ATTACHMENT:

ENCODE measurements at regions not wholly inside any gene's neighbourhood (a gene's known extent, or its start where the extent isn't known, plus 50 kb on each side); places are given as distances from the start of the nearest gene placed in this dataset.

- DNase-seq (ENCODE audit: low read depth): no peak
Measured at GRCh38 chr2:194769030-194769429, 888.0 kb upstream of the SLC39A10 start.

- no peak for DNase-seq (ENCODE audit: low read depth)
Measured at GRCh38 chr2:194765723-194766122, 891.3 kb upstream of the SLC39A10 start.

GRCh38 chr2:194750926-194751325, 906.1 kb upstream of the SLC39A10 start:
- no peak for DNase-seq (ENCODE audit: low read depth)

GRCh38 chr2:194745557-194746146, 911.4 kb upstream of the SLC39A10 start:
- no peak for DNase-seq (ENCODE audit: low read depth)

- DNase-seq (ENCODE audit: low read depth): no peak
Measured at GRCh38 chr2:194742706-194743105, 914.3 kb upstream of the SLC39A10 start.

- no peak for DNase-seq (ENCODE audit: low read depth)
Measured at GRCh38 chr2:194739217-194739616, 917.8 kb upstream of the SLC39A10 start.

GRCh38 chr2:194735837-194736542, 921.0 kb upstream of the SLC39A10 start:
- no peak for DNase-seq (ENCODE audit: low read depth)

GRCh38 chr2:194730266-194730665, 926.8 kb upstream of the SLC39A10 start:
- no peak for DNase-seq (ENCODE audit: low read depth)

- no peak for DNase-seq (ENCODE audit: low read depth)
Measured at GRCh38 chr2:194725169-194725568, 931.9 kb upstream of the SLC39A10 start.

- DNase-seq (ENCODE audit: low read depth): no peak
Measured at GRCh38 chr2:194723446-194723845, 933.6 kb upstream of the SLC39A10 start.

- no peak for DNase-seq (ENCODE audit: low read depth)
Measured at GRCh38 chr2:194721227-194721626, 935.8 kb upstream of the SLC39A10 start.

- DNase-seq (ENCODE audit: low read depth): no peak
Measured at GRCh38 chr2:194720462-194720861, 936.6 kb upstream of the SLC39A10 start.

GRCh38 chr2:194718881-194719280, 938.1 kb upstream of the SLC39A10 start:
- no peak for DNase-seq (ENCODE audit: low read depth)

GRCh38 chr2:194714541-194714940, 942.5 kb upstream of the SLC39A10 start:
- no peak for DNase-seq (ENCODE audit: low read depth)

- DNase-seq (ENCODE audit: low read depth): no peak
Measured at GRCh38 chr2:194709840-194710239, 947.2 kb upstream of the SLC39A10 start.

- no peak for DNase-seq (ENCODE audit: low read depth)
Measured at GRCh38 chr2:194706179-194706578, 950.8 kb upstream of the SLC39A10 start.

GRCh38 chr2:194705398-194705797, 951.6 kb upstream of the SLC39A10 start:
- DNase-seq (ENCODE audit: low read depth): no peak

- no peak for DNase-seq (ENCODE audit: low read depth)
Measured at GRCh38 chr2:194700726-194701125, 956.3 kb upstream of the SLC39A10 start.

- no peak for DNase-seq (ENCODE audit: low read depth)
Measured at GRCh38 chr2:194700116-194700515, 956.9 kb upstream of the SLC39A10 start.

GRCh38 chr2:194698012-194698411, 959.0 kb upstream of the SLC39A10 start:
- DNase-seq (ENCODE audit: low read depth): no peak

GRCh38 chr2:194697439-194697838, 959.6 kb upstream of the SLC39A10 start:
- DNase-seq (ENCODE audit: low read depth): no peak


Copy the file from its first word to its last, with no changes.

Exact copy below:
ENCODE measurements at regions not wholly inside any gene's neighbourhood (a gene's known extent, or its start where the extent isn't known, plus 50 kb on each side); places are given as distances from the start of the nearest gene placed in this dataset.

- DNase-seq (ENCODE audit: low read depth): no peak
Measured at GRCh38 chr2:194769030-194769429, 888.0 kb upstream of the SLC39A10 start.

- no peak for DNase-seq (ENCODE audit: low read depth)
Measured at GRCh38 chr2:194765723-194766122, 891.3 kb upstream of the SLC39A10 start.

GRCh38 chr2:194750926-194751325, 906.1 kb upstream of the SLC39A10 start:
- no peak for DNase-seq (ENCODE audit: low read depth)

GRCh38 chr2:194745557-194746146, 911.4 kb upstream of the SLC39A10 start:
- no peak for DNase-seq (ENCODE audit: low read depth)

- DNase-seq (ENCODE audit: low read depth): no peak
Measured at GRCh38 chr2:194742706-194743105, 914.3 kb upstream of the SLC39A10 start.

- no peak for DNase-seq (ENCODE audit: low read depth)
Measured at GRCh38 chr2:194739217-194739616, 917.8 kb upstream of the SLC39A10 start.

GRCh38 chr2:194735837-194736542, 921.0 kb upstream of the SLC39A10 start:
- no peak for DNase-seq (ENCODE audit: low read depth)

GRCh38 chr2:194730266-194730665, 926.8 kb upstream of the SLC39A10 start:
- no peak for DNase-seq (ENCODE audit: low read depth)

- no peak for DNase-seq (ENCODE audit: low read depth)
Measured at GRCh38 chr2:194725169-194725568, 931.9 kb upstream of the SLC39A10 start.

- DNase-seq (ENCODE audit: low read depth): no peak
Measured at GRCh38 chr2:194723446-194723845, 933.6 kb upstream of the SLC39A10 start.

- no peak for DNase-seq (ENCODE audit: low read depth)
Measured at GRCh38 chr2:194721227-194721626, 935.8 kb upstream of the SLC39A10 start.

- DNase-seq (ENCODE audit: low read depth): no peak
Measured at GRCh38 chr2:194720462-194720861, 936.6 kb upstream of the SLC39A10 start.

GRCh38 chr2:194718881-194719280, 938.1 kb upstream of the SLC39A10 start:
- no peak for DNase-seq (ENCODE audit: low read depth)

GRCh38 chr2:194714541-194714940, 942.5 kb upstream of the SLC39A10 start:
- no peak for DNase-seq (ENCODE audit: low read depth)

- DNase-seq (ENCODE audit: low read depth): no peak
Measured at GRCh38 chr2:194709840-194710239, 947.2 kb upstream of the SLC39A10 start.

- no peak for DNase-seq (ENCODE audit: low read depth)
Measured at GRCh38 chr2:194706179-194706578, 950.8 kb upstream of the SLC39A10 start.

GRCh38 chr2:194705398-194705797, 951.6 kb upstream of the SLC39A10 start:
- DNase-seq (ENCODE audit: low read depth): no peak

- no peak for DNase-seq (ENCODE audit: low read depth)
Measured at GRCh38 chr2:194700726-194701125, 956.3 kb upstream of the SLC39A10 start.

- no peak for DNase-seq (ENCODE audit: low read depth)
Measured at GRCh38 chr2:194700116-194700515, 956.9 kb upstream of the SLC39A10 start.

GRCh38 chr2:194698012-194698411, 959.0 kb upstream of the SLC39A10 start:
- DNase-seq (ENCODE audit: low read depth): no peak

GRCh38 chr2:194697439-194697838, 959.6 kb upstream of the SLC39A10 start:
- DNase-seq (ENCODE audit: low read depth): no peak